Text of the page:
The problem gets more serious for someone who is alone, physically or emotionally, since then the computer is his friend and he is unable to get off of it and he wastes innumerable hours on it.

Obviously, the addiction is not to the computer, but to what the computer and Internet provide. This is a danger that we don’t think about, but is one of the biggest problems one can imagine. The Internet and computer cause us to lose out in our personal lives, since our personal lives demand a lot of work and the computer provides us with the illusion that we can get the same relationships without effort.

For example, in real life we need to be open, accepting, and even vulnerable and of course it is possible to be hurt. On the Internet though, someone can be so-called friends with lots of people without real openness and with hardly any risk of being hurt. We exchange the real world for an imaginary world.

Are you saying that the Internet is addictive?

I am saying that the Internet has the same characteristics as any other addiction. The definition of an addiction is a psychological dependency on a substance or activity. Addiction is characterized by compulsive behavior that is aimed at obtaining the addictive substance, which continues even when it leads to negative results and is at the expense of other important needs, both psychological and material.

Every addiction has three components: tolerance, avoidance and withdrawal. “Tolerance” is when a person gets used to the addictive element so that he is no longer satisfied with the previous amount and feels a desire for more. “Avoidance” is when he makes repeated attempts to stop the addiction. “Withdrawal” is when he stops doing it and feels empty.

In my experience, those who use a computer a lot, spending hours on the Internet, have all three symptoms and thus it is definitely an addiction.


Why don’t you emphasize those aspects of the Internet that are a spiritual danger (i.e. inappropriate images) and a far greater problem than addiction?

Those aspects are definitely an addiction and are dangerous not only to religious Jews, but even to goyim (l’havdil). Couples come to me who aren’t Jewish whose lives have been destroyed because of these things. I heard in the name of Rabbi Heller of Crown Heights that a computer with Internet should be treated with the same din as seclusion with a woman, but the truth is that it is far more serious because in the din of yichud there is still natural shame. When a person is alone with the computer, there is no shame involved and so the danger is greater.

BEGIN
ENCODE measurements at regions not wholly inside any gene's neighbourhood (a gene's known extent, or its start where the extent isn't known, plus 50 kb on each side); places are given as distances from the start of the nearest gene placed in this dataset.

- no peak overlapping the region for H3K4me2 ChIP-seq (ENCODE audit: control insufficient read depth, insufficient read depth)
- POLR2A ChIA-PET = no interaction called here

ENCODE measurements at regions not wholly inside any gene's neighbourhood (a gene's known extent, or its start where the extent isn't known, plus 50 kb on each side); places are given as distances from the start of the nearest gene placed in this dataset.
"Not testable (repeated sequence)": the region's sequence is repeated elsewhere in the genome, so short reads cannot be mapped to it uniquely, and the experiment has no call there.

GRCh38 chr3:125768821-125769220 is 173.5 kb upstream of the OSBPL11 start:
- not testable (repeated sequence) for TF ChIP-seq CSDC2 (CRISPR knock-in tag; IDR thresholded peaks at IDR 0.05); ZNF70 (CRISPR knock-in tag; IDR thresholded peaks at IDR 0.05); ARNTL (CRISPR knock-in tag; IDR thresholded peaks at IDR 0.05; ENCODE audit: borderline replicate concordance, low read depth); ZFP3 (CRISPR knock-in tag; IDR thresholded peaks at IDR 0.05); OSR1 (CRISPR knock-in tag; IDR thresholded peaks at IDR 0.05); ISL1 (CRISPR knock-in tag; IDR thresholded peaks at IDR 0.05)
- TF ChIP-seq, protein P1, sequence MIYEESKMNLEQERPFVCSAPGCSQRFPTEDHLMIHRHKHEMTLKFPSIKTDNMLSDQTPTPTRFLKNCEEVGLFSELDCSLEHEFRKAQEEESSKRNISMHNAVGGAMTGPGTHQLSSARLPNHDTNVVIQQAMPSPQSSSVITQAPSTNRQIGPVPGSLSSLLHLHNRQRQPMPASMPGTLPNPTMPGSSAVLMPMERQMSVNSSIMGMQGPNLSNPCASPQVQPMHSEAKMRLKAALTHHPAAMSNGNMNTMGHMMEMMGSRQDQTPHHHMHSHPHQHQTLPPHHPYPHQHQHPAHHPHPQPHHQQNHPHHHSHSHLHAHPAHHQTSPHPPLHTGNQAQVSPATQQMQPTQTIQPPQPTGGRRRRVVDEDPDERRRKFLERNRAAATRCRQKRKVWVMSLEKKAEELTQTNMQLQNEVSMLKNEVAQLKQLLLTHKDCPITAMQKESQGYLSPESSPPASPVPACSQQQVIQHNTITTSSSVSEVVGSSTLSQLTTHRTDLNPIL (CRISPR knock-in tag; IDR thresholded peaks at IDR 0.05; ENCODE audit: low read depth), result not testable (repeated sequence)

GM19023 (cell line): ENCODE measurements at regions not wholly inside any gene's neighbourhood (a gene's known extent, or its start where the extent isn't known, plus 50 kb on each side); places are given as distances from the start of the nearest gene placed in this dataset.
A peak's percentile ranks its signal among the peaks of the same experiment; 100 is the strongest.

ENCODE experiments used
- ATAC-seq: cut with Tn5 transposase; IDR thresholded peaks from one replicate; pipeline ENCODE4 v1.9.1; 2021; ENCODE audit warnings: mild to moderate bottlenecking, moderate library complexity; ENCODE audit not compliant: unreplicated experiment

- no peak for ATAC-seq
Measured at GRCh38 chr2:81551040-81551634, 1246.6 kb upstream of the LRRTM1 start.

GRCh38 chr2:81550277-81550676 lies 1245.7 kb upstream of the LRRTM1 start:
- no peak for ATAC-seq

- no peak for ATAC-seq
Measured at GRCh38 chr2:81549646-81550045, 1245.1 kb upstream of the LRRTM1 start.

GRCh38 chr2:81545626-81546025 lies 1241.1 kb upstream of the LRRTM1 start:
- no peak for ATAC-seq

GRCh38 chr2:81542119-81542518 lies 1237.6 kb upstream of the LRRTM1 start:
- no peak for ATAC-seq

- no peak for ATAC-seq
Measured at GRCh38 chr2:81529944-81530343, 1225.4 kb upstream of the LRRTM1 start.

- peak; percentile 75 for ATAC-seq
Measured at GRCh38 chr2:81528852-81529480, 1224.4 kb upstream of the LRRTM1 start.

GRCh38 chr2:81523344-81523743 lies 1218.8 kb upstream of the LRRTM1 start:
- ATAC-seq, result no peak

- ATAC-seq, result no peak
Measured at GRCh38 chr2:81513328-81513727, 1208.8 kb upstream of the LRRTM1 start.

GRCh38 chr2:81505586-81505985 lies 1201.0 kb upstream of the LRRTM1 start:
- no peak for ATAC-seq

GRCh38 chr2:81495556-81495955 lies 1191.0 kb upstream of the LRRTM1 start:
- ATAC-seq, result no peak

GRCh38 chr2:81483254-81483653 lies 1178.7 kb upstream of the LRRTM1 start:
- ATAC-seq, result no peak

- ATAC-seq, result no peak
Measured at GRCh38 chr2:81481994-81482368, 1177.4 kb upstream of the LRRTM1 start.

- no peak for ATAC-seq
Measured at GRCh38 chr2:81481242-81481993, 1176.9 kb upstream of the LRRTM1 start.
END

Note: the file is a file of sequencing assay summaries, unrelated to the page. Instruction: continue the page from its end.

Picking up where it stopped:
If someone has free access to Internet without a filter, the chances of a person’s innocence being retained are zero. In normal Internet usage, a person ends up seeing things that no Chassidishe bachur or adult should see in his life, but people are losing their sensitivity to these things.

I myself do not have a computer in the house or in the office. I have a Smartphone that is connected to email for work purposes, but the Internet is otherwise locked with a pass code that I don’t know. If I want to visit a website, I have to ask my wife. But even someone who, for whatever reason, needs the Internet and got permission from a rav to bring a computer into his house, must have an effective filter, must have the computer in a public place where other people are, and must have set times for computer and Internet usage. A person needs to decide that he is going to use it for a certain amount of time, and at a pre-determined time he shuts it and walks away. When there are clear rules and everyone knows what they are, it greatly lessens the ability to waste time and to stay online unnecessarily, which is one of the things that lead people to enter sites that they don’t want to visit.

Are you talking about youth or adults?

About adults too, of course. A teenaged girl came to me with very serious social problems. I looked into her background and there didn’t seem to be any logical reason for her acting out, until she told me that it was impossible to speak to her father because he was on the computer all day. Towards the end of our meeting, her father came to talk to me and I saw what she was talking about. Even as the father spoke to me, he was using his cell phone to read emails, respond to them, and check out websites.

If someone thinks that his computer usage is his own business and doesn’t affect his family, he’s wrong. It affects everything and everyone around him, and those who suffer from it most are those family members who don’t get the attention they deserve, since the computer is used as an escape from interacting with the family.